Muhammadu Buhari of the All Progressives Congress opposition party won Nigeria's presidential election Tuesday, defeating the long-ruling Peoples Democratic Party and President Goodluck Jonathan in a historically tight race. Buhari, a 72-year-old former military dictator, won 15.4 million votes against Jonathan's 13.3 million, according to a Reuters tally in all 36 of Nigeria's states.
APC spokesman Lia Mohammed said Nigerians were "witnessing history." Buhari's victory marked the first-ever democratic transfer of power in Nigeria.
"This is the first time in Nigeria that a sitting government will be voted out of power using purely democratic means," Mohammed told Reuters Tuesday at the house in the capital, Abuja, where Buhari was watching the results come in. "The people of Nigeria have taken over."
Buhari, a Muslim from Katsina state, is Nigeria's first president from the predominantly Muslim north since 2010. There were 14 candidates on the ballot, but the race came down to a near-deadlock between Buhari and Jonathan, a 57-year-old southern Christian from the petroleum-
Buhari also managed to win votes that went to the Action Congress of Nigeria in the previous election in 2011, according to J. Peter Pham, director of the Africa Center at the Atlantic Council. ACN was one of four opposition parties that merged in 2013 to form the APC, aimed at ousting the PDP, which had won every presidential election since 1999.
Officials of Jonathan's PCP interrupted the vote-counting meeting at the International Conference Center in Abuja Tuesday to petition against the incoming results. Peter Godsday Orubebe, a PDP "collation" (election tally) agent and former Niger Delta minister, grabbed the microphone at the podium and accused Independent National Electoral Commission Chairman Attahiru Jega of bias, the Premium Times in Nigeria reported.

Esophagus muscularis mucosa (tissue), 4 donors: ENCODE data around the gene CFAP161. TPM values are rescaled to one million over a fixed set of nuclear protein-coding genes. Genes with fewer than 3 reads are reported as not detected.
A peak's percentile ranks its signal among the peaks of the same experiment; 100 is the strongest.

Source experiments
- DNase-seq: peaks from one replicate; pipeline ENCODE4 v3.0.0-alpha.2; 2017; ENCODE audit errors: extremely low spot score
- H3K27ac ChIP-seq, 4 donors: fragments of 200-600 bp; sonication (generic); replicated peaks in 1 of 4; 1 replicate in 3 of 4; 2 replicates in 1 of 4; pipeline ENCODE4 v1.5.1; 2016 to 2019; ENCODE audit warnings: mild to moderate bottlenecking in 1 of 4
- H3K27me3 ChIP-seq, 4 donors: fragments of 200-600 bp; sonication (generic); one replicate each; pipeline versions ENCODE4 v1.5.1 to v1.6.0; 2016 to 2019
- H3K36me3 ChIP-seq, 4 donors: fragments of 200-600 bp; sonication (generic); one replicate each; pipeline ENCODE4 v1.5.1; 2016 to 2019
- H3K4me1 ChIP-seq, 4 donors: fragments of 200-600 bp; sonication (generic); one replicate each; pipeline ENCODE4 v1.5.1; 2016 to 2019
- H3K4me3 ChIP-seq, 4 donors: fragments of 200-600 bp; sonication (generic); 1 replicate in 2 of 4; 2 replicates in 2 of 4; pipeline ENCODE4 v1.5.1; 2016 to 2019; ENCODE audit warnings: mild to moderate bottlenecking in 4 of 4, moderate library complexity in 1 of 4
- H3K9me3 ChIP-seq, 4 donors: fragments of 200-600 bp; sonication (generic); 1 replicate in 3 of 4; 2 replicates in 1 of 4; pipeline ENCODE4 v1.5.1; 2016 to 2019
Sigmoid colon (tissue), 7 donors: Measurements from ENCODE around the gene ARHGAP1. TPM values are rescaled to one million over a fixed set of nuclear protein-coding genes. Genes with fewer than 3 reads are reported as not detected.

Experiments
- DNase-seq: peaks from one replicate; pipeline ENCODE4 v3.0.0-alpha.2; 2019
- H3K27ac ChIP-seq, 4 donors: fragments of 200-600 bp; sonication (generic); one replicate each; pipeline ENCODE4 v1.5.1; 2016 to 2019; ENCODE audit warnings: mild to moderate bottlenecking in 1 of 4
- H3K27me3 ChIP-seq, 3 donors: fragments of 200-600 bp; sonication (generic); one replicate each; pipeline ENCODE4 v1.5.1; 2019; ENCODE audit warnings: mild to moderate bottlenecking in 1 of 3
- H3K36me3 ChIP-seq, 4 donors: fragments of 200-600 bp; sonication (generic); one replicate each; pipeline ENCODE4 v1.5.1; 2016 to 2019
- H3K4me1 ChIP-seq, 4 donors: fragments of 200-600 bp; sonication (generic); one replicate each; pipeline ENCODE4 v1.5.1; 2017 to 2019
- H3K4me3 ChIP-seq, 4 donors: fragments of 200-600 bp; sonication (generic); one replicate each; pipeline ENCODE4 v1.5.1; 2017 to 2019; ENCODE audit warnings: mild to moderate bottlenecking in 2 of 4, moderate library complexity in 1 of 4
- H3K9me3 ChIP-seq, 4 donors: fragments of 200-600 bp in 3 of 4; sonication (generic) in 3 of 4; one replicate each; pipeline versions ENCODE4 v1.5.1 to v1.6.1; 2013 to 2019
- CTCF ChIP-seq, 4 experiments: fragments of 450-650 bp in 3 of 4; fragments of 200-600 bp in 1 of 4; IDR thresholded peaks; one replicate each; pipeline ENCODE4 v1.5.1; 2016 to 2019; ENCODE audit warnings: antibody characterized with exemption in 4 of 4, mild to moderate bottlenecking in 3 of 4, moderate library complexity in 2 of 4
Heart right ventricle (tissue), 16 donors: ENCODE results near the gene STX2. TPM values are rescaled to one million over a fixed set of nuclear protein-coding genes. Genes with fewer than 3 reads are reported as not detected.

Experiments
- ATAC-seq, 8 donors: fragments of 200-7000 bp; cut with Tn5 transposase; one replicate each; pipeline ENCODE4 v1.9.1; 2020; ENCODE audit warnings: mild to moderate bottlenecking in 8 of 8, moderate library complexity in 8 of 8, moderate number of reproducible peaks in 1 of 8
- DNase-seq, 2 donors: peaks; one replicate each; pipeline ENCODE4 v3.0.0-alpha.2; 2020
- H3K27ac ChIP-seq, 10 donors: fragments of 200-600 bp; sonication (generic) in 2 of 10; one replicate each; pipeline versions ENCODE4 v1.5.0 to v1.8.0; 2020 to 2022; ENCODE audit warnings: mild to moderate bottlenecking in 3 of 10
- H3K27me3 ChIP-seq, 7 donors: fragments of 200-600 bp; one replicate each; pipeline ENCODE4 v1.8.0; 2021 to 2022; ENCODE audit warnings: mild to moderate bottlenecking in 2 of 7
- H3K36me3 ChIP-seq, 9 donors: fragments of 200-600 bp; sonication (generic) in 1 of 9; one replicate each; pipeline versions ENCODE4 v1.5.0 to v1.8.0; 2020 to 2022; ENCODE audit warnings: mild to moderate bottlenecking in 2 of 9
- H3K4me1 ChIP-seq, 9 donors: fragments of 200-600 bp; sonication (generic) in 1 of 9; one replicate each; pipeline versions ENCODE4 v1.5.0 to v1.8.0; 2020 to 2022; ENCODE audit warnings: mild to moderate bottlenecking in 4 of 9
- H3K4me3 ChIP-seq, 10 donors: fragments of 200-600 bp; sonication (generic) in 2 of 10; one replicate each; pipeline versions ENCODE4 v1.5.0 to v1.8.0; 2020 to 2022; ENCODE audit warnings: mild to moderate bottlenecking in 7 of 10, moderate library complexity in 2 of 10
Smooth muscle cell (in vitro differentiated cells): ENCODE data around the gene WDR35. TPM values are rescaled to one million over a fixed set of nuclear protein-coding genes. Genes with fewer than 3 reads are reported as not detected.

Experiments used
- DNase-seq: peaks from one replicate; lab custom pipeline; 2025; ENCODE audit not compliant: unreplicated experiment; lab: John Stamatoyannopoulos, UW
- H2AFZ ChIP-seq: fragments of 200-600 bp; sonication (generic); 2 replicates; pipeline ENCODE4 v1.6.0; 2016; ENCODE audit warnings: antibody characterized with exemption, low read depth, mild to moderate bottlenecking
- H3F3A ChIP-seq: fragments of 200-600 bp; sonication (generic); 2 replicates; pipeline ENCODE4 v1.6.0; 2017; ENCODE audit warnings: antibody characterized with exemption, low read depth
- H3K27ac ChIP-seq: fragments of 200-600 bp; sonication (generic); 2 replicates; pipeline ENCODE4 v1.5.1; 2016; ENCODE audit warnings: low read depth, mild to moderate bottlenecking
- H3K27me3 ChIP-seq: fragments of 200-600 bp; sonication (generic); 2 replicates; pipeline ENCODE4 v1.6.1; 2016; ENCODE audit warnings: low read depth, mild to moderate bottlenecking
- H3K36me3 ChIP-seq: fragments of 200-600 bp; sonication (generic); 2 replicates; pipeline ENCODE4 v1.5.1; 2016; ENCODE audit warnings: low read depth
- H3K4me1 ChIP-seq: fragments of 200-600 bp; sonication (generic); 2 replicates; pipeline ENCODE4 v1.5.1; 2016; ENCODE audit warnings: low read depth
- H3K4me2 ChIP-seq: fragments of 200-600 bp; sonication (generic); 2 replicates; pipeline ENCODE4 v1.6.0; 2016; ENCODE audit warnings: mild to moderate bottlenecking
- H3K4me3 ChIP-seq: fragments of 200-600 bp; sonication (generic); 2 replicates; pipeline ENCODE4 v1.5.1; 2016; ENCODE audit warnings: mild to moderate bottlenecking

Political parties in Nigeria have 30 days from the election to legally challenge final results. But Mohammed said the APC had no reason to doubt that Jonathan would admit defeat. "He said several times that he would relinquish power if he was voted out in a free and fair election," Mohammed told Reuters Tuesday.
Although largely peaceful, Nigeria's general elections were marred by technical problems with new biometric voting-card readers and accusations of widespread malpractice. The elections, which were scheduled for Saturday, ran over into Sunday.
Both parties have alleged irregularities and ballot-rigging. The leadership of Buhari's APC condemned the election process in two southern states Monday and demanded the cancellation of results amid allegations of widespread malpractice and vote-rigging, the Daily Independent in Nigeria reported.
Violent attacks by suspected Boko Haram militants also plagued the elections. At least 41 people were killed in attacks during the elections Saturday in northeast Nigeria, causing others to flee the polls. In the southern oil-producing region, thousands of Nigerians protested the alleged killings of opposition campaign workers and voting irregularities, which the INEC chairman has promised to investigate, the Associated Press reported.
Jonathan and Buhari signed a peace accord last week, agreeing to avoid actions that could incite violence during and after the election, according to the Premium Times. But supporters on both sides have threatened to wreak havoc if their candidate loses.
Still, the election was less violent than the last presidential race, when at least 800 people were killed in post-election violence in northeastern Nigeria after Jonathan won 59 percent of the vote against Buhari's 32 percent.
Jonathan's popularity has plummeted in recent years amid concerns over national security, the Boko Haram insurgency and allegations of government corruption. Buhari's campaign focused largely on anti-corruption and strengthening Nigeria's army, which has needed reinforcement from neighboring countries to fight Boko Haram. His pledge to crack down on corruption and build up the security forces helped him pull ahead.
Buhari, who has run for president four times, in the late 1970s was the chairman of the Nigerian National Petroleum Corporation and the federal commissioner -- now called "minister" -- for petroleum and natural resources. He then took power in a military coup in 1983 and ruled until 1985.